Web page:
Children should arrive at the bus stop at least 5 minutes before the school bus is scheduled to arrive. Parents should teach them to play it SAFE:

  • Stay a safe distance from the roadway
  • Always wait until the school bus comes to a complete stop and the bus driver signals for you to board. Be alert and remove headphones so you can hear oncoming traffic.
  • Face forward after finding a seat on the school bus.
  • Exit the bus when it stops and before crossing the street take three giant steps from the side of the bus, then 10 giant steps ahead of the bus. Look to the driver for a signal to cross and then look left-right-left for cars before proceeding. Keep watching for traffic as you walk.

AAA's School Traffic Safety Summary

AAA – The Auto Club Group, through their School's Open Drive Carefully campaign, are reminding motorists to:

  • Slow down. Speed limits in school zones are reduced for a reason. A pedestrian struck by a vehicle traveling at 25 mph is nearly two-thirds less likely to be killed compared to a pedestrian struck by a vehicle traveling just 10 mph faster.
  • Come to a complete stop. Research shows that more than one-third of drivers roll through stop signs in school zones or neighborhoods. Always come to a complete stop, checking carefully for children on sidewalks and in crosswalks before proceeding.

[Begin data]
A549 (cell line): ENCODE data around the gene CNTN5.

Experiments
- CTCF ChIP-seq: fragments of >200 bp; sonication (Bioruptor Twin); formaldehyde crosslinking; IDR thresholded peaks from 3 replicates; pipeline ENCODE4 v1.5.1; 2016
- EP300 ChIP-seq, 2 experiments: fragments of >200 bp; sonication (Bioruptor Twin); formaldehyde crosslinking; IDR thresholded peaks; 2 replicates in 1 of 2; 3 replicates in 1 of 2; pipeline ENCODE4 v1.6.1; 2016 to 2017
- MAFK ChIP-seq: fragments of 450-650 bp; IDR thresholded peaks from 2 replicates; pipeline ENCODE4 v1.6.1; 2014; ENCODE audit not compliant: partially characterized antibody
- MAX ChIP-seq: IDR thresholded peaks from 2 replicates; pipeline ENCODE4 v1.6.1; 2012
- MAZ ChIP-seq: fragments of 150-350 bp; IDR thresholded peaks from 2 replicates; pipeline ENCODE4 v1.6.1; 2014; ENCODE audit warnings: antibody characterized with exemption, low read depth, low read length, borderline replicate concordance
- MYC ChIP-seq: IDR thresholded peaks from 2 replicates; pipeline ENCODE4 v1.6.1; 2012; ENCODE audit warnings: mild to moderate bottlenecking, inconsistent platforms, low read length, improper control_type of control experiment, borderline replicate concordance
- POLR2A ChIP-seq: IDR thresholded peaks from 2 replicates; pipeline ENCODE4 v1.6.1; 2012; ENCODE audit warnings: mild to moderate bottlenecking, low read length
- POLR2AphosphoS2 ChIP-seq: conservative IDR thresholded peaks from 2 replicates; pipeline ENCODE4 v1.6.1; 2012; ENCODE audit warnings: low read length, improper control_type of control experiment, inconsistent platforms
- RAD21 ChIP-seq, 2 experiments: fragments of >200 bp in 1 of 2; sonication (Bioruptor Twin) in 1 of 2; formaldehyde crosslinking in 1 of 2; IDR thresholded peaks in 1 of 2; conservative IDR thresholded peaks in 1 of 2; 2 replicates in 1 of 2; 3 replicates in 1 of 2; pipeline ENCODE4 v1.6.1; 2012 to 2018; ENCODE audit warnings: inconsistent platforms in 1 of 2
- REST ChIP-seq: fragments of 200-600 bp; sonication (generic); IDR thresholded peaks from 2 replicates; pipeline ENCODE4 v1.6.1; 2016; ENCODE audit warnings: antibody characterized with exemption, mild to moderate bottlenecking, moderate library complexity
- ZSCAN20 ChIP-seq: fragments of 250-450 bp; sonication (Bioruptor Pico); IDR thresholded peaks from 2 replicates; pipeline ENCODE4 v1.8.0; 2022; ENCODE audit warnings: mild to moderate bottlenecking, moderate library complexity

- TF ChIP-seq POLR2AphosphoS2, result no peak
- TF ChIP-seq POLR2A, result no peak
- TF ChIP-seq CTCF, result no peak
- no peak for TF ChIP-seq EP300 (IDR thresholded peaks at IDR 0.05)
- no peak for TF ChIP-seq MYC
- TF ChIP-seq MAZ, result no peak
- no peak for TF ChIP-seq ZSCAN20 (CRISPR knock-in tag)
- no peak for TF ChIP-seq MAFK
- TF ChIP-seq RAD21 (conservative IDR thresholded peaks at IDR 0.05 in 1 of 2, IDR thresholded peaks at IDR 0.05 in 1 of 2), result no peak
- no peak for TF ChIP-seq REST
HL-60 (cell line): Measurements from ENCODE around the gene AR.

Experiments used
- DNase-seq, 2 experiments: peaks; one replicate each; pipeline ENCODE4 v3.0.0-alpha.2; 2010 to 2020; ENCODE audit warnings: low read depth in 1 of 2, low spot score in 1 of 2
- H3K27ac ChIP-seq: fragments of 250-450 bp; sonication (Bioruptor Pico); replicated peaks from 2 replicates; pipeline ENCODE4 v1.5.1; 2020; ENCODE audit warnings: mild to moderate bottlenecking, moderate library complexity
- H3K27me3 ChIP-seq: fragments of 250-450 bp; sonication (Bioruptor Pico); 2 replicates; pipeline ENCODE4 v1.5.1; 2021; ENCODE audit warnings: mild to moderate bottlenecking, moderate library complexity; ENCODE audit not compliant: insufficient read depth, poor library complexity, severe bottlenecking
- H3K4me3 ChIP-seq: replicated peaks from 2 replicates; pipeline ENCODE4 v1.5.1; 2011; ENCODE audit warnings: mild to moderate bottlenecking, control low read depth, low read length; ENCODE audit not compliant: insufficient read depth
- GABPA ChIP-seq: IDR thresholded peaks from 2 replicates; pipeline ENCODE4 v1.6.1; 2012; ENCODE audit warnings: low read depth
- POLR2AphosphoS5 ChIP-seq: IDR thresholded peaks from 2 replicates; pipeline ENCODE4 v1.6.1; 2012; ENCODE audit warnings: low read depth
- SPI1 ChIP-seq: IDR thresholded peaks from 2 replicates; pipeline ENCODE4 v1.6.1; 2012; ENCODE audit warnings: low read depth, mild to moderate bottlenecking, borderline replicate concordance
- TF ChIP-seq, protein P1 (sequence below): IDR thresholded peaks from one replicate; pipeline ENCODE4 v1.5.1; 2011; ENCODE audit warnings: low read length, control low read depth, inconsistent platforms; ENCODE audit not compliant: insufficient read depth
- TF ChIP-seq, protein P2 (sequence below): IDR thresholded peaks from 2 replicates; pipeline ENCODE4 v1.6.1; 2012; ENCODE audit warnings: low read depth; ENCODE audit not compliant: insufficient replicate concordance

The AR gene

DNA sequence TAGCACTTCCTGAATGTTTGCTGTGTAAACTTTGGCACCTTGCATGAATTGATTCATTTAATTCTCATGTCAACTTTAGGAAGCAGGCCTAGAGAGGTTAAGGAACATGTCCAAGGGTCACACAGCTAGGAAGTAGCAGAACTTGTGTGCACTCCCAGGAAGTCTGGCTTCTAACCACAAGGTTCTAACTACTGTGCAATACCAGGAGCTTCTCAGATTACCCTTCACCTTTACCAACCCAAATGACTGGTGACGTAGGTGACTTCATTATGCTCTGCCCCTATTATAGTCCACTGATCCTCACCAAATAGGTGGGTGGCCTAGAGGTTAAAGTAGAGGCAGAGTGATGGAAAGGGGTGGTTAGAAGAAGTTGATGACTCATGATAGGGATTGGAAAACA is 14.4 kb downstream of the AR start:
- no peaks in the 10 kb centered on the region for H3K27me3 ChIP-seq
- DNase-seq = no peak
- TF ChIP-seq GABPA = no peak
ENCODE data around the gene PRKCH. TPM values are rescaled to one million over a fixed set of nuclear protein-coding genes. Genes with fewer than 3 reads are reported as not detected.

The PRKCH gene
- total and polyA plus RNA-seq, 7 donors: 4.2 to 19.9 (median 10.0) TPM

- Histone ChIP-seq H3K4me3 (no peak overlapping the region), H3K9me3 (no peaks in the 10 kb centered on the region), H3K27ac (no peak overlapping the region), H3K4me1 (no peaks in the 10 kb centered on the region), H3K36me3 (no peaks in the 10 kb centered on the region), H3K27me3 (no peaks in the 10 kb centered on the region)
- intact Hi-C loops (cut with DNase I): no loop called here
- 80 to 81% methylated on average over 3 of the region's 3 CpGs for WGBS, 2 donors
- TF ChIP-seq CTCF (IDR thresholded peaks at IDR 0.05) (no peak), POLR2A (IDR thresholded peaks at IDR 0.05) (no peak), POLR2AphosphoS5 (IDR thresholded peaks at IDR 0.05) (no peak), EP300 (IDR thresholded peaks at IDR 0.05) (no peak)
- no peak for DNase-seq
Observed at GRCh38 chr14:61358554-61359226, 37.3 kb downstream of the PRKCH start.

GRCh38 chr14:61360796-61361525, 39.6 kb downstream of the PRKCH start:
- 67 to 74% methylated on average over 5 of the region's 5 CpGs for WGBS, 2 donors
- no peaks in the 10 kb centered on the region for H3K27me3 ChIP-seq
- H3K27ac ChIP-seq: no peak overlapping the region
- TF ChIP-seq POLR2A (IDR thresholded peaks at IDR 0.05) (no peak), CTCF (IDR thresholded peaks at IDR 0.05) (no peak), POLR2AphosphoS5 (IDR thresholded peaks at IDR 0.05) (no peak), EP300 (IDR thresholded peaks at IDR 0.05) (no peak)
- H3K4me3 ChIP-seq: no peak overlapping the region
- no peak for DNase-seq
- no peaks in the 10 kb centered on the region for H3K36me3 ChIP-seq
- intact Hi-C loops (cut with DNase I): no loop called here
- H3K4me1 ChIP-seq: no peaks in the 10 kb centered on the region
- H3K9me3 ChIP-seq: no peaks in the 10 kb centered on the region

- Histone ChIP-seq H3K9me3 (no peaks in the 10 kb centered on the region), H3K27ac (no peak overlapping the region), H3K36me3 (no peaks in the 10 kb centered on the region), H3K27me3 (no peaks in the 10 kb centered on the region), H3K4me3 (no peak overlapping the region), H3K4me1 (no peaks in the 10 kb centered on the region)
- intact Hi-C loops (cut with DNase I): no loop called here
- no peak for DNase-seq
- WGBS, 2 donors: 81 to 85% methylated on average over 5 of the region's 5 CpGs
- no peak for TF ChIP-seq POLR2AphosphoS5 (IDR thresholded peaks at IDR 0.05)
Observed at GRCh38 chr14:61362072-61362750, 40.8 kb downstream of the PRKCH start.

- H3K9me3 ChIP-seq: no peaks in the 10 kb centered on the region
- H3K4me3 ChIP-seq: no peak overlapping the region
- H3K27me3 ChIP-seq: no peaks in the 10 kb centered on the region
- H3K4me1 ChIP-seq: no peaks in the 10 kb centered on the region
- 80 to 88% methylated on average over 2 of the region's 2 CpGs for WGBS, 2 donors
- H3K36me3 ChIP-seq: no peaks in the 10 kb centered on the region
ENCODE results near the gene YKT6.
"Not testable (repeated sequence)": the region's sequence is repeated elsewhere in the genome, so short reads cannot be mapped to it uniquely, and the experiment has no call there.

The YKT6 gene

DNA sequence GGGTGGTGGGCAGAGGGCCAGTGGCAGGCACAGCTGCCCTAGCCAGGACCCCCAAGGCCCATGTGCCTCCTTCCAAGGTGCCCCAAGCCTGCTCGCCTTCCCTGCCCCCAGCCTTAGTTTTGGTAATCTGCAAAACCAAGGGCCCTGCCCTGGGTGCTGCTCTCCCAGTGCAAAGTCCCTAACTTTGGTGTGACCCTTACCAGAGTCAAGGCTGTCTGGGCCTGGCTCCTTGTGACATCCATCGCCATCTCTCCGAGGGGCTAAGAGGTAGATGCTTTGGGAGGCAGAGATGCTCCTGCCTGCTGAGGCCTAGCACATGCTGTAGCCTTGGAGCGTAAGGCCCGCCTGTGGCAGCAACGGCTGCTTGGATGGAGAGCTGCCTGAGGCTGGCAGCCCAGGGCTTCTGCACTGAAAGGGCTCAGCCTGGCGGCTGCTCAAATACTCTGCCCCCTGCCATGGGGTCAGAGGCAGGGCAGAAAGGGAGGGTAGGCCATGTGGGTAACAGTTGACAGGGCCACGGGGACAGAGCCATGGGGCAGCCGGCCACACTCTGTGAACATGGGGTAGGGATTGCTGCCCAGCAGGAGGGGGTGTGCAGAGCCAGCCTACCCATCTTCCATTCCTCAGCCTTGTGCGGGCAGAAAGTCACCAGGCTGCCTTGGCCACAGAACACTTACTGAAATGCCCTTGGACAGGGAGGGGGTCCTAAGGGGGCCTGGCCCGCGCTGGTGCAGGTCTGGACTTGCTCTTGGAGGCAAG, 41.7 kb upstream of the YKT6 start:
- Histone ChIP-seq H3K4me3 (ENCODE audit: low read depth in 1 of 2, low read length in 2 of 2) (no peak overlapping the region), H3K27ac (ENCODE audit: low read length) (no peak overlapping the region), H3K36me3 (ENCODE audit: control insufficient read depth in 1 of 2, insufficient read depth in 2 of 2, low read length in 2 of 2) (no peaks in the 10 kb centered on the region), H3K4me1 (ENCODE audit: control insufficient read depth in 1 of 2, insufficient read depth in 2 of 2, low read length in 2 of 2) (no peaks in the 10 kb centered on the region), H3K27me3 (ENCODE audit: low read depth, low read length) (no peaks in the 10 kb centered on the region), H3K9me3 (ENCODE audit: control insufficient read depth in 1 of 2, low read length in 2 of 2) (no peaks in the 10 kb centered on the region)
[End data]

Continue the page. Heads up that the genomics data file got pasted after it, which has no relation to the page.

• Eliminate distractions. Research shows that taking your eyes off the road for just two seconds doubles your chances of crashing. Children can move quickly; crossing the road unexpectedly or emerging suddenly between two parked cars. Reduce risk by avoiding distractions like using your cell phone or eating while driving.
  • Share the road. Children on bicycles are often inexperienced, unsteady and unpredictable. Slow down and allow at least three feet of passing distance between your vehicle and a bicyclist. If your child rides a bicycle to school, require that he or she wear a properly fitted bicycle helmet on every ride. Find videos, expert advice and safety tips at ShareTheRoad.AAA.com.
  • Talk to your teen. Car crashes are the leading cause of death for teens in the United States, and nearly one in four fatal crashes involving teen drivers occur during the after-school hours of 3 p.m. to 7 p.m. Get evidence-based guidance and tips at TeenDriving.AAA.com.

About the AAA Consumer Pulse™ Survey

The AAA Consumer Pulse™ Survey was conducted online among residents living in Michigan from June 16-25, 2021. A total of 400 residents completed the survey. Survey results asked of all respondents have a maximum margin of error of ± 4.9% points. Responses are weighted by age and gender to ensure reliable and accurate representation of the adult population (18+) in Michigan.

AAA in Michigan celebrated its 100th Anniversary - A Century of Service in 2016 and has over 1.5 million members across the state. It is part of The Auto Club Group (ACG). Connect with us on Facebook and LinkedIn.

The Auto Club Group (ACG) is the second largest AAA club in North America with more than 14 million members across 14 U.S. states, the province of Quebec and two U.S. territories. ACG and its affiliates provide members with roadside assistance, insurance products, banking and financial services, travel offerings and more. ACG belongs to the national AAA federation with more than 62 million members in the United States and Canada. AAA's mission is to protect and advance freedom of mobility and improve traffic safety. For more information, get the AAA Mobile app, visit AAA.com, and follow us on Facebook, Twitter and LinkedIn.